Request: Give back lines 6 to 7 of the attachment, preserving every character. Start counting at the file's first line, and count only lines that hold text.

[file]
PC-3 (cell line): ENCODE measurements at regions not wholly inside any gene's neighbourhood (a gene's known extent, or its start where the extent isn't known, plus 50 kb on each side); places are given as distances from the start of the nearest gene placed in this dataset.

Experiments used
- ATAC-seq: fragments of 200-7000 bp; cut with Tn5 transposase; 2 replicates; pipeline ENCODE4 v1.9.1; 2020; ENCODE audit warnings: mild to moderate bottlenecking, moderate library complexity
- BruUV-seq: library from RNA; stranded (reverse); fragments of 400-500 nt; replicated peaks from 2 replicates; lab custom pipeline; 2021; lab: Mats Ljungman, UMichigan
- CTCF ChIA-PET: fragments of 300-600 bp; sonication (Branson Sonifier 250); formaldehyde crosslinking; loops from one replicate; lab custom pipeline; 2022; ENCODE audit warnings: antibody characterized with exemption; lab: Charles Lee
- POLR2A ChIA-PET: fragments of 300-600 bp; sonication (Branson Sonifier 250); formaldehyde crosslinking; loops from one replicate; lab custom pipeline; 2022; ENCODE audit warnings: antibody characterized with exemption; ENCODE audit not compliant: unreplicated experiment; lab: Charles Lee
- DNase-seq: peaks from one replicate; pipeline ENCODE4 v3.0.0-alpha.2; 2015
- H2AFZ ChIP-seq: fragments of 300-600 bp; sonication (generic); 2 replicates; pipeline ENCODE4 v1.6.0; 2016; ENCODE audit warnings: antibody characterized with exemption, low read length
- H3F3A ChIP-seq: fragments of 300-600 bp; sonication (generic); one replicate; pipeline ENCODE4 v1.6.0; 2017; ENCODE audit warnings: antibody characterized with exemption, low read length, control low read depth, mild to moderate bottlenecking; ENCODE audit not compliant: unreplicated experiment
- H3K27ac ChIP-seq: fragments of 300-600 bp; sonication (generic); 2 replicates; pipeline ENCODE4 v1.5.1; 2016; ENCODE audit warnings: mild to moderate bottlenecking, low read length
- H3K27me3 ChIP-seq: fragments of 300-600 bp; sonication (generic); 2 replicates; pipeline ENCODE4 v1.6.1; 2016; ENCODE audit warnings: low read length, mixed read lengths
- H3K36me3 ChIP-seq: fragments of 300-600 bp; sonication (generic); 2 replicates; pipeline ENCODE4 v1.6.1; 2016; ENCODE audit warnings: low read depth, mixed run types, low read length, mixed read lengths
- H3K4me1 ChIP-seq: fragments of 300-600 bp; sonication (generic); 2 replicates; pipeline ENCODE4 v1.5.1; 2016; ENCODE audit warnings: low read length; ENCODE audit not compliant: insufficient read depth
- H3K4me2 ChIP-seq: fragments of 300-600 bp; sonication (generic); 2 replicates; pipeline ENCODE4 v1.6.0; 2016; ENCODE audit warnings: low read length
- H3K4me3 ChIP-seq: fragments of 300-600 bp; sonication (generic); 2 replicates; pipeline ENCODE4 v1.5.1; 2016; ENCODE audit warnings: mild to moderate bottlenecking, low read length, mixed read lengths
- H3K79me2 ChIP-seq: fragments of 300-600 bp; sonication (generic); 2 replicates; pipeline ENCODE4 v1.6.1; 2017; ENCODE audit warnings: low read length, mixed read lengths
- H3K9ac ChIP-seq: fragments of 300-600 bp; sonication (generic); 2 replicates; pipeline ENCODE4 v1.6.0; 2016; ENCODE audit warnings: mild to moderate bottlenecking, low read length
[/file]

- POLR2A ChIA-PET: fragments of 300-600 bp; sonication (Branson Sonifier 250); formaldehyde crosslinking; loops from one replicate; lab custom pipeline; 2022; ENCODE audit warnings: antibody characterized with exemption; ENCODE audit not compliant: unreplicated experiment; lab: Charles Lee
- DNase-seq: peaks from one replicate; pipeline ENCODE4 v3.0.0-alpha.2; 2015